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  • “Big Thing and Little Thing”Big Thing and Little Thing

    Acrylic and oil on canvas over panel. 18" x 24". 2012.

James Pederson

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artist statement

A reenactment of the famous “Shootout at the O.K. Corral” in Tombstone, Arizona between outlaw gunslingers and heroic lawmen might be staged in the spirit of keeping the memory of the “Old West” alive, yet its inevitable deviations from the historical event ensure that the memory is swiftly forgotten, replaced with what could be characterized as a bastardization of the historical culture.

At its inception, the cowboy as an icon may have had a parasitic relationship to its origin, in that its viability depended on channeling the memory of the historical cowboy. Today however, the iconic cowboy is not a degenerate version of its historical counterpart, but rather a distinct cultural entity. Relative to the historical cowboy, the cowboy of pop-culture has had a much longer life, and pervades a much greater part of American culture. In light of this, it does not make sense to categorically dismiss the cowboy icon as fake, but rather to acknowledge that it is authentic in its own right.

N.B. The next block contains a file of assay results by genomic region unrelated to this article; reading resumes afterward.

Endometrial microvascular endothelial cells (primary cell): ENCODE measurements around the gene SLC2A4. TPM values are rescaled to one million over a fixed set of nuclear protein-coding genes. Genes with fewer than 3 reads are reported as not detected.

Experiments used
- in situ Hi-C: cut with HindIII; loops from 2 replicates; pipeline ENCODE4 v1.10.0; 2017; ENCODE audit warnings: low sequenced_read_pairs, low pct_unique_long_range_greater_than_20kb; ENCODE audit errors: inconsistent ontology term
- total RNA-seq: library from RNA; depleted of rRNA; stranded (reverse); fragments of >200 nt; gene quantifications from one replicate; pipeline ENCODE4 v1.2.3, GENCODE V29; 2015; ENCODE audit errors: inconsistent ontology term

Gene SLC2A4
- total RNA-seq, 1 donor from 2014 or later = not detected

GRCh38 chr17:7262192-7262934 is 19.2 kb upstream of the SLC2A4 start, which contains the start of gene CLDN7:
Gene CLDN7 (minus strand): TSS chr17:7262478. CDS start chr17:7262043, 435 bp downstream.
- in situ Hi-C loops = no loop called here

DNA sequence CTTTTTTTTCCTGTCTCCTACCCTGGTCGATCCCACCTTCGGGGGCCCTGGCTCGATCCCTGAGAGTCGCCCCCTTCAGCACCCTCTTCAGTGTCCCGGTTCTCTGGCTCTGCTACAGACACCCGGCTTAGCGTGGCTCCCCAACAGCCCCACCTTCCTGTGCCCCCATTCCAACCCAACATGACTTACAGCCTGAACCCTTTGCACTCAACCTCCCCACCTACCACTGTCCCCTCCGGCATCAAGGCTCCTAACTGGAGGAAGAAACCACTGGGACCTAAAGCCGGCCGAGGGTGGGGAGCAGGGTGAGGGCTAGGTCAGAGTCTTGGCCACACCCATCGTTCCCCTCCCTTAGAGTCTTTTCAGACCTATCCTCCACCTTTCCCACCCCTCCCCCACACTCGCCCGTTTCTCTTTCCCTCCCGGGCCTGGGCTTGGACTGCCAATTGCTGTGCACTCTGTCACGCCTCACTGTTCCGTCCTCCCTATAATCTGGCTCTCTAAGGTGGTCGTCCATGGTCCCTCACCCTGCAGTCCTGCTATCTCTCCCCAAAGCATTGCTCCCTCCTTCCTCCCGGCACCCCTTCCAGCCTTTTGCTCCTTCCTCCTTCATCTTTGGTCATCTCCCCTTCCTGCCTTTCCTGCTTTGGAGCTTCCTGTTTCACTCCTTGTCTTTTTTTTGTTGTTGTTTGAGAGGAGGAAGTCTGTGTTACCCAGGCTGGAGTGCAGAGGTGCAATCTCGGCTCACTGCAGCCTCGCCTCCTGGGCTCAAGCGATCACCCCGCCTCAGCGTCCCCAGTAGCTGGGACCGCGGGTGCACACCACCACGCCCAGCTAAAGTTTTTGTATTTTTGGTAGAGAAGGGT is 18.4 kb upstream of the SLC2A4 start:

Most of contemporary culture is synthetic, in the sense that it appropriates preceding forms of
culture from a variety of sources and combines them. Artifice constitutes far too much of the cultural landscape for us to simply purge it of anything less than authentic-- we would hardly have anything left. The problem here lies not so much in this condition itself, but our awareness of it. There is nothing wrong with the fact that the historical and iconic cowboys are significantly different from one another, the dilemma arises when we forget that there is a distinction at all.

Using the same line of thinking that rejects the cowboy icon for suggesting that it is more than it
literally is, we could also reduce a painting to a shallow box surfaced with a faux finish. Surfaces are generally thought of as superficial; subservient to the essential structure of a given form. That hierarchy is flipped in the case of viewing a painting, where the surface is not a veneer to be peeled away, but rather a vehicle through which we arrive at meaning.

The slick surfaces of the dominant modes of image distribution, such as screens and photographs, seem to be designed to minimize their physical presence as much as possible. This leaves the allure of illusion uninhibited, encouraging a more passive engagement with the image. Perhaps there is something refreshing then, about the chunkier, dimensional surface of a painting. Gestural brush strokes and passages layered on top of one another keep passivity at bay, by constantly directing our attention to how the image was cobbled together from a series of discursive moves.